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NCJ Number: 205805 Find in a Library
Title: Techniques in Enhancing Community-Based Alternatives to Incarceration: A European Perspective (From Annual Report for 2002 and Resource Material Series No. 61, P 61-87, 2003, -- See NCJ-205803)
Author(s): Tapio Lappi-Seppala
Date Published: 2003
Page Count: 27
Sponsoring Agency: United Nations Asia and Far East Institute for the Prevention of Crime and Treatment of Offenders
Tokyo, Japan
United Nations Publications
New York, NY 10017
Sale Source: United Nations Publications
1st Avenue and 46th Street
Concourse Level
New York, NY 10017
United States of America

United Nations Asia and Far East Institute for the Prevention of Crime and Treatment of Offenders
26-1 Harumi-Cho, Fuchu
Type: Legislation/Policy Description
Format: Book (Softbound)
Language: English
Country: Japan
Annotation: This paper analyzes new community-based sanctions in Europe designed to divert more offenders from incarceration.
Abstract: The author classifies new alternatives to incarceration according to which phase of the criminal justice system they occur: before, during, or after court proceedings. Section 1 discusses changing criminal justice sanctions that occur before the trial. Changes in the discretionary powers of prosecutors is examined as the author illustrates that the current trend in European countries widens the power of prosecutors. Section 1 also examines the use of pre-trial detention and analyzes means for reducing the use of pre-trial detention; pre-trial detention policies in Finland are presented as an example. Section 2 discusses the possibilities and pitfalls of the various new community sanctions throughout Europe, with an emphasis on the criminal justice system policies of Sweden and Finland. New alternatives to incarceration are classified according to their goal and emphasis and are compared to traditional alternatives to incarceration. In the area of supervision and support, new alternatives include intensive probation while traditional alternatives offer conditional imprisonment and suspended sentences. New alternatives that focus on restitution and community involvement include victim-offender mediation, family group conferences, and healing circles. The limitations and possible pitfalls of these new alternatives are discussed, as are the pre-conditions for their success. Pitfalls of new alternatives include the possibilities of net-widening and social discrimination. Pre-conditions for their success within criminal justice systems include clearly defined goals and implementation criteria and consistency of enforcement. Community service programs in Finland and the Swedish system of treatment on contract are described in terms of how they have overcome the potential pitfalls to become successful programs. House arrest and electronic monitoring are examined and the Swedish system of intensive supervision is described for illustration purposes. General themes in juvenile justice are discussed as the experiment with the “juvenile penalty” in Finland is described. Finally in section 2, mediation practices in Norway and Finland are explored. Section 3 looks at incarceration alternatives that occur at the sentencing phase, such as restrictions on the use of imprisonment, amendments to recidivism rules, and restrictions on the use of predictive sentencing. Section 4 explores parole and early release programs through an examination of the key points of parole policies and their benefits, as well as the use of amnesties.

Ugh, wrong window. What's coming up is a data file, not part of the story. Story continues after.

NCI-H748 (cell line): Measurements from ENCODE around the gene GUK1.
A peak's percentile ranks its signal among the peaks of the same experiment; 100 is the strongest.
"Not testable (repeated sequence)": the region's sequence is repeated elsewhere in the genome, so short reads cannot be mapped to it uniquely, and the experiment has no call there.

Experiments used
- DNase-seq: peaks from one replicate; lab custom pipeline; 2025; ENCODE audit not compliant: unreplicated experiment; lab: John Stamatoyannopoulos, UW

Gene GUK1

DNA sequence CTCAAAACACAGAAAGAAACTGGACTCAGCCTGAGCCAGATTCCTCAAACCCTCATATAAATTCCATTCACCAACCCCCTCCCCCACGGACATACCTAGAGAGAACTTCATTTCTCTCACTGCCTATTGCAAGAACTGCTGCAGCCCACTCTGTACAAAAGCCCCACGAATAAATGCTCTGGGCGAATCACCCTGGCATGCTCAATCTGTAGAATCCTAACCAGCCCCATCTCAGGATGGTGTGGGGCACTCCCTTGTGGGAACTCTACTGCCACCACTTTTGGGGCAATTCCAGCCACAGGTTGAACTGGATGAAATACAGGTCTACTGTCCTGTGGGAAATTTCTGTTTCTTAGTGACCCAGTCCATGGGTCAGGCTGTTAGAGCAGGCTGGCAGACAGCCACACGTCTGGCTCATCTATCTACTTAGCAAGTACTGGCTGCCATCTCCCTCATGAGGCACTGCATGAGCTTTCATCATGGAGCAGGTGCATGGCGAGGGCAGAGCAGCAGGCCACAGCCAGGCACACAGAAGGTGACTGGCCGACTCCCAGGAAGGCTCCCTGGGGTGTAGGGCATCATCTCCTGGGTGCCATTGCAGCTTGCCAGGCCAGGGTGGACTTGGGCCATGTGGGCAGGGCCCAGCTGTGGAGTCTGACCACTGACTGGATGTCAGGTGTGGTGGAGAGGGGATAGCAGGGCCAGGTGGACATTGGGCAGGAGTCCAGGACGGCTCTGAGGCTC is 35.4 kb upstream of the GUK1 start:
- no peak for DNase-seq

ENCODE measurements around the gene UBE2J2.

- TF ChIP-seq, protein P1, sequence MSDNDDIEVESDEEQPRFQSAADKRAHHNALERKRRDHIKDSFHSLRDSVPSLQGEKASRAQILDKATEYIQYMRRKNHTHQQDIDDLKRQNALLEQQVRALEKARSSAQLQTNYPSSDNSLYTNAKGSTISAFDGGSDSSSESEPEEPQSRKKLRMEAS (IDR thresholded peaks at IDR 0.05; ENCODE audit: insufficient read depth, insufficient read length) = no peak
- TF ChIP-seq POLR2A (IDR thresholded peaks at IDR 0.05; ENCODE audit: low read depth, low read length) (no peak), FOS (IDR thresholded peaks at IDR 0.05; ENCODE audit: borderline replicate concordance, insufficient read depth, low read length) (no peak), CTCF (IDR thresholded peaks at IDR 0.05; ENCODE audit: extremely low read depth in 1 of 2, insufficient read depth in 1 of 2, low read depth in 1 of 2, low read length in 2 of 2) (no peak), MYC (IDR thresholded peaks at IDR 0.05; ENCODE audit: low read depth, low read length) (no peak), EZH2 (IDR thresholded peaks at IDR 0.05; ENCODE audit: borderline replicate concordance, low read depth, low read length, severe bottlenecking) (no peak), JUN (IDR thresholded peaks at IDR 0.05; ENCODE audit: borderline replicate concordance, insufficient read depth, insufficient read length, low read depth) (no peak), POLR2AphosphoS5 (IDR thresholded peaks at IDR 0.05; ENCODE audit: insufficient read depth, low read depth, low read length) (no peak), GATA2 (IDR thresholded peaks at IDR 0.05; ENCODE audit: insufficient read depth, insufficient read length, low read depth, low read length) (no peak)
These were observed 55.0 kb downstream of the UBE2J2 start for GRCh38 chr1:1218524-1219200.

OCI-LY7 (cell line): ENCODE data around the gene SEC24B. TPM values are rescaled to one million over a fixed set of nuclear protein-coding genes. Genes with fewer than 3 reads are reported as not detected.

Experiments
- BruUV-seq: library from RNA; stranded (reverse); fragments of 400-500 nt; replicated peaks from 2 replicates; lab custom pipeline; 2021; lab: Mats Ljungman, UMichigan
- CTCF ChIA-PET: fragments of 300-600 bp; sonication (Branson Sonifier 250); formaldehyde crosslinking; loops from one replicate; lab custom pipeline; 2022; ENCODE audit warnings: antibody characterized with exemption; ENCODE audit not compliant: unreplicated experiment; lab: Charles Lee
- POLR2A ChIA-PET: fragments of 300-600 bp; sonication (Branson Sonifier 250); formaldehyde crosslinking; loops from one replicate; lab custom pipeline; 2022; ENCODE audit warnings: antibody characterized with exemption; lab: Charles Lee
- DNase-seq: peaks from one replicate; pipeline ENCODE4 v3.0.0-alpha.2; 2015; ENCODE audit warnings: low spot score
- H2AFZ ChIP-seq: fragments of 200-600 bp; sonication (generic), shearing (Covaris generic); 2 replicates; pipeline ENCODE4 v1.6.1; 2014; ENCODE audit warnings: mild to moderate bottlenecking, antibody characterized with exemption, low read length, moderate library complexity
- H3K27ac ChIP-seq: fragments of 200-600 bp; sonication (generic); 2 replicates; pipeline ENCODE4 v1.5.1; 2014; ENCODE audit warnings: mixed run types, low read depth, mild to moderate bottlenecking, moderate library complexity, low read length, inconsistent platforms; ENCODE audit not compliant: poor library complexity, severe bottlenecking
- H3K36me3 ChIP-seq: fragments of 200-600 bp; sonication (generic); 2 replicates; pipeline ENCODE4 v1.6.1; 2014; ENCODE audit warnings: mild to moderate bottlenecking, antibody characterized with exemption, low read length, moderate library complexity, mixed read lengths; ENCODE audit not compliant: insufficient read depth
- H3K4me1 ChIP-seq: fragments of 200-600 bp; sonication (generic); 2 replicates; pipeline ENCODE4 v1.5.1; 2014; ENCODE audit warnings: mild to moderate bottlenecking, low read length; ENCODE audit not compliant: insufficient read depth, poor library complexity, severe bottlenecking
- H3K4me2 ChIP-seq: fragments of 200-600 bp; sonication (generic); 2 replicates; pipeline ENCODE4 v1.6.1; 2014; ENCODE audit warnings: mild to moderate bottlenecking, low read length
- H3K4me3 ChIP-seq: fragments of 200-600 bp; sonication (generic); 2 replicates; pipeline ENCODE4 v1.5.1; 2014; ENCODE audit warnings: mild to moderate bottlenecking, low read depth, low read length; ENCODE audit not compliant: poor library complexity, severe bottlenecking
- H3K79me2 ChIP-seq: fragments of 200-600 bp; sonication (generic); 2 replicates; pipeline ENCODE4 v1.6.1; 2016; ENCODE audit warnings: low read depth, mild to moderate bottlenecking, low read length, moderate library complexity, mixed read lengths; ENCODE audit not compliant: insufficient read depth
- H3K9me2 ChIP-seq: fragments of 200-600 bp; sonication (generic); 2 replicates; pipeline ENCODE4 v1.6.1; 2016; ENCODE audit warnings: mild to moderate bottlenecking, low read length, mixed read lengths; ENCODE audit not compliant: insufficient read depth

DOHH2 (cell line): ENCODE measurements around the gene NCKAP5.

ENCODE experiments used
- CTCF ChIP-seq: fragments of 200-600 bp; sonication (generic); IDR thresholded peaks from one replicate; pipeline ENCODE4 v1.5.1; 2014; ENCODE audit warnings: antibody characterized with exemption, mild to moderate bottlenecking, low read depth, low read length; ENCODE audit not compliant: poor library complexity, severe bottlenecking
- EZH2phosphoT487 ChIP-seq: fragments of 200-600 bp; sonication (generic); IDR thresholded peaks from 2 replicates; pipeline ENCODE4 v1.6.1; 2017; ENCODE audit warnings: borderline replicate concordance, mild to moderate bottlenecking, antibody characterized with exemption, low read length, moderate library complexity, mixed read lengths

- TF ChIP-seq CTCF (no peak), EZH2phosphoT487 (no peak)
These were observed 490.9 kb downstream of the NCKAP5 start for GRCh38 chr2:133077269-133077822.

Main Term(s): Criminal justice system policy; Foreign criminal justice systems
Index Term(s): Alternatives to institutionalization; Criminal justice system reform; Intermediate sanctions
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